2. Sorting the candidates by vote count is unnecessary to find the ones with the maximum count. Sorting is an $O(n \log n)$ operation. You can find the maximum with a linear search, $O(n)$, and in a second linear pass you could verify if a run-off is needed. (You could as well make this part of step 1 and do it in a single pass, but that wouldn't change the order of complexity of the algorithm.)

Lastly, a minor thing, but the implementation will fail if there are less than two candidates :-)

@janos is correct in pointing out your two main inefficiencies:

• Using a vector instead of a map makes the counting process take O(v2) time, where v is the number of votes. Either way, it would take O(n) space, where n is the number of candidates.
• Sorting the counts would take O(n log n) time, whereas finding the maximum would take O(n) time.

There is a specific algorithm to do this task: the Boyer-Moore Majority Vote Algorithm. It works by keeping track of the frontrunner as the count progresses. Note that you would still need to store all of the votes in a vector to verify that the leader has a majority.

As others have already commented on the performance issues, I will comment on your C++ usage.

### Don't use using namespace std;

It is bad practice to use using namespace std;, although this is that bad for small programs such as yours, it would be better if you could get rid of that habit as soon as possible :) (If you know what you are doing, then you may keep it - but only if you really know what you are doing).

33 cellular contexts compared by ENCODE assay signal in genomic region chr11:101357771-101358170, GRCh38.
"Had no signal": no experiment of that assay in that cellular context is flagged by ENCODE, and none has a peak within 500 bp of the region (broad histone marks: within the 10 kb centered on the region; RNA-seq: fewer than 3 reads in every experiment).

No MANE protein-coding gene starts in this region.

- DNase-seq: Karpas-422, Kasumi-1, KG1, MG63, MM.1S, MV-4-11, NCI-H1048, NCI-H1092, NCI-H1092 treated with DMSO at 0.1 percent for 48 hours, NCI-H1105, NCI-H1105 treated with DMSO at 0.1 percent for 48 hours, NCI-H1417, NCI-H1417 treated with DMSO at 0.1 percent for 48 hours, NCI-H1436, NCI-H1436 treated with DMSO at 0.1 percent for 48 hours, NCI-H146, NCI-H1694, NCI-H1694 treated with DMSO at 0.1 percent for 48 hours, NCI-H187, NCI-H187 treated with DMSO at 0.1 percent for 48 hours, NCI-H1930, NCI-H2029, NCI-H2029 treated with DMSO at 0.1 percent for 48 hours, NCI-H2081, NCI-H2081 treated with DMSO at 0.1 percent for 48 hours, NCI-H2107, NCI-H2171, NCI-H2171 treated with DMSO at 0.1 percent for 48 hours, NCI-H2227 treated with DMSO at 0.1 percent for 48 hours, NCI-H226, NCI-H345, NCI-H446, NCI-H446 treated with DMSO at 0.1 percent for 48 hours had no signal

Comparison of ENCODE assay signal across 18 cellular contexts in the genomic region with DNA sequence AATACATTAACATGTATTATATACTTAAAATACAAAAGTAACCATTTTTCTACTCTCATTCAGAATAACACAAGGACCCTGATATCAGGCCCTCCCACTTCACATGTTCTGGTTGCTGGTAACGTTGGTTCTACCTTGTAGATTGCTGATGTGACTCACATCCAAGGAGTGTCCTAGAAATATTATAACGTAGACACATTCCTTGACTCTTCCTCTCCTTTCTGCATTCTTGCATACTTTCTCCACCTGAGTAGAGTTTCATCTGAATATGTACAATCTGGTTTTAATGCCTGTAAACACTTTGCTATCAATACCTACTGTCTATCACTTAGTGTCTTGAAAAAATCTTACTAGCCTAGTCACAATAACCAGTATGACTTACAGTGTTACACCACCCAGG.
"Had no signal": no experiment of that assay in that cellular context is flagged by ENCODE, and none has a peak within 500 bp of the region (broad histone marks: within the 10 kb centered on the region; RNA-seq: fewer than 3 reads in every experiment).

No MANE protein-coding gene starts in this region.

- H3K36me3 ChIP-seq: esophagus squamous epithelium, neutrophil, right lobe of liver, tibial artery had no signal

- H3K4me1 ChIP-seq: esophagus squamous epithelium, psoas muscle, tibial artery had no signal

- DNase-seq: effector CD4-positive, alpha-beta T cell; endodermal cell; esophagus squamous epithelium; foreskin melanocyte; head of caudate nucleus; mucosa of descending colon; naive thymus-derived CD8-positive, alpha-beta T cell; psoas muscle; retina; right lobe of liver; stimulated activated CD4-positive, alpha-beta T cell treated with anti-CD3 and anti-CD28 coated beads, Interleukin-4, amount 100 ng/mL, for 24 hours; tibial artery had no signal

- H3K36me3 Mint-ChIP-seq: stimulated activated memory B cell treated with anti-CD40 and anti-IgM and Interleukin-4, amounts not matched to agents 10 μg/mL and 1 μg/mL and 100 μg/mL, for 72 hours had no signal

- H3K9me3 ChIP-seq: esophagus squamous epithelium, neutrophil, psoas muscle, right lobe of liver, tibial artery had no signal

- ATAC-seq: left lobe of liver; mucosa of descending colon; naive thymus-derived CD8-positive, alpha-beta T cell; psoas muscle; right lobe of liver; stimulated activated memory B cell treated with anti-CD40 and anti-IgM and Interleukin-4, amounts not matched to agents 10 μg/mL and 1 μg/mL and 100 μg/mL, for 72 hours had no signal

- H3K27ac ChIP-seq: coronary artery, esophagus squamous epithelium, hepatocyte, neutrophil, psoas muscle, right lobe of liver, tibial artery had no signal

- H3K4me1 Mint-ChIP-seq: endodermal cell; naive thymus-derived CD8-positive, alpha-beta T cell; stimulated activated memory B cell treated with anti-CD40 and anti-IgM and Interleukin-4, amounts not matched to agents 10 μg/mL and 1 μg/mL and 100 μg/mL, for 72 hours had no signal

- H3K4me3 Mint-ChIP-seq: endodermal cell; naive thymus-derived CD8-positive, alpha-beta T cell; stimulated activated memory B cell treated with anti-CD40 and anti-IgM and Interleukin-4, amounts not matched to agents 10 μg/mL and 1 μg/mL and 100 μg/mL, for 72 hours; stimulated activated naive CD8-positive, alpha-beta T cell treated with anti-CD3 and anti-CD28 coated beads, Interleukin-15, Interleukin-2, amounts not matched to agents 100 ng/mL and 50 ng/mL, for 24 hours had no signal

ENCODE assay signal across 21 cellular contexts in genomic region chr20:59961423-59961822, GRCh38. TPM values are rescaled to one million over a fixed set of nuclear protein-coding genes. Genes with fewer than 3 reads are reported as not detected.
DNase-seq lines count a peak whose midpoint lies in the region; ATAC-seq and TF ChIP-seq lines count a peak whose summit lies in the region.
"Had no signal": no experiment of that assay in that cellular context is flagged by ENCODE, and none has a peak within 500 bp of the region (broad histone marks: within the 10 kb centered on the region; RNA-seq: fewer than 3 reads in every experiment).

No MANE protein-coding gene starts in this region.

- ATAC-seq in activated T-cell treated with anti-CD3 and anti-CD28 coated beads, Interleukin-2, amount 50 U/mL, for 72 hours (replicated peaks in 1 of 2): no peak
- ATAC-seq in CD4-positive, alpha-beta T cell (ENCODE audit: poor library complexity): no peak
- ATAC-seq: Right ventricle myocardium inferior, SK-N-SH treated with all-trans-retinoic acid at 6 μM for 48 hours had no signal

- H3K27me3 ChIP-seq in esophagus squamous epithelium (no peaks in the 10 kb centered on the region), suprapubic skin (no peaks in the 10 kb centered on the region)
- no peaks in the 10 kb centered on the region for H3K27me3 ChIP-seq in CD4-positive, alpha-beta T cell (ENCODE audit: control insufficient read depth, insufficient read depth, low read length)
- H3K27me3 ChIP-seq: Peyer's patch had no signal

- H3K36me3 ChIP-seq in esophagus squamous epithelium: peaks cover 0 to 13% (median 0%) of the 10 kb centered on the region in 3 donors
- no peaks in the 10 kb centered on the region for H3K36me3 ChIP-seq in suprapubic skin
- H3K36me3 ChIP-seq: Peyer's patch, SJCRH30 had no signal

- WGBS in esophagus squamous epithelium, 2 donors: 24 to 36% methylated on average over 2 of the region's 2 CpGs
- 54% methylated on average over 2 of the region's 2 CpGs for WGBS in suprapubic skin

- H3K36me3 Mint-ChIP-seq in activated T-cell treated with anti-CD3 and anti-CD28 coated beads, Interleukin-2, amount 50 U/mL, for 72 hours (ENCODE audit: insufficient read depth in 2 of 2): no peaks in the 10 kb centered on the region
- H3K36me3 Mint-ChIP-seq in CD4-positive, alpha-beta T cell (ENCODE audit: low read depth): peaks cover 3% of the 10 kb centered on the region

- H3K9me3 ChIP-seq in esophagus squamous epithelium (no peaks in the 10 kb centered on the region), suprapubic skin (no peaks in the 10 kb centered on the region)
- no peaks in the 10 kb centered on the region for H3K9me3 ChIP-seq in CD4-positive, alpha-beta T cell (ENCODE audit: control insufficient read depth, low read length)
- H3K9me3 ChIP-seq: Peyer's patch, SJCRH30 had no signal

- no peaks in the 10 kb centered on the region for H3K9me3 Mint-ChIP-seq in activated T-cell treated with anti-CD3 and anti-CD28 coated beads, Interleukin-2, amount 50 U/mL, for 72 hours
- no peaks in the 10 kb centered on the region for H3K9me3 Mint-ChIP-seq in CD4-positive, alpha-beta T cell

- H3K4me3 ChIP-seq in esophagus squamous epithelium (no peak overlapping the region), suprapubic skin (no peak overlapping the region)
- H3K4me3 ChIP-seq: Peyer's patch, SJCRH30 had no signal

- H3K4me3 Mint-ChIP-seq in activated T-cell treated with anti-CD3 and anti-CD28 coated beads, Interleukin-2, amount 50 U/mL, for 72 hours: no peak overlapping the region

### What's _Vector_iterator?

What's _Vector_iterator? Wait, is that a compiler specific type to denote an iterator for std::vector? Not good! I don't know what compiler is in use, but using compiler specific types is very bad because:

• You have no guarantee that _Vector_iterator is still going to be a vector iterator when the compiler is upgraded
• Your code doesn't compile on any other compiler

This is not only for _Vector_iterator, but for every other type beginning with a _ that you are using.

Instead, use std::vector<T>::iterator for an iterator, std::vector<T>::value_type for T and so on. If you can use C++11, use auto:

auto it = std::find(voters.begin(), voters.end(), name);


### Avoid std::endl

std::endl outputs a newline, and flushes the output stream. Depending on the platform, this is not always needed, and if you know you need to flush the stream to see any output, better be explicit and use std::flush.

Flushing is expensive, so this may slow down your program. Additionally, to speed up input/output, you can unsync with stdio (the sync is used if you are using std::printf and std::cout interchangeably, but if you are only using one of them, you can safely turn in off). This will give you a small performance cases if you have to output a lot of strings:

std::ios::sync_with_stdio(false);


### Remove the unnecessary function

You are not using myFunction anywhere in your program, so you can safely remove it.

### You don't need return 0;

You don't need to return 0; from main, as the compiler will implicitly do it for you. Although sometimes, it doesn't harm specifying it, when for example you are returning with an error in main, and want to show that the function was a success.

### You can use emplace_back

Instead of creating a voter, filling it with data, and the copying it to the vector, you can directly construct it in the vector using emplace_back:

voters.emplace_back(name, 1);


Note that this will require you to write a constructor for voter.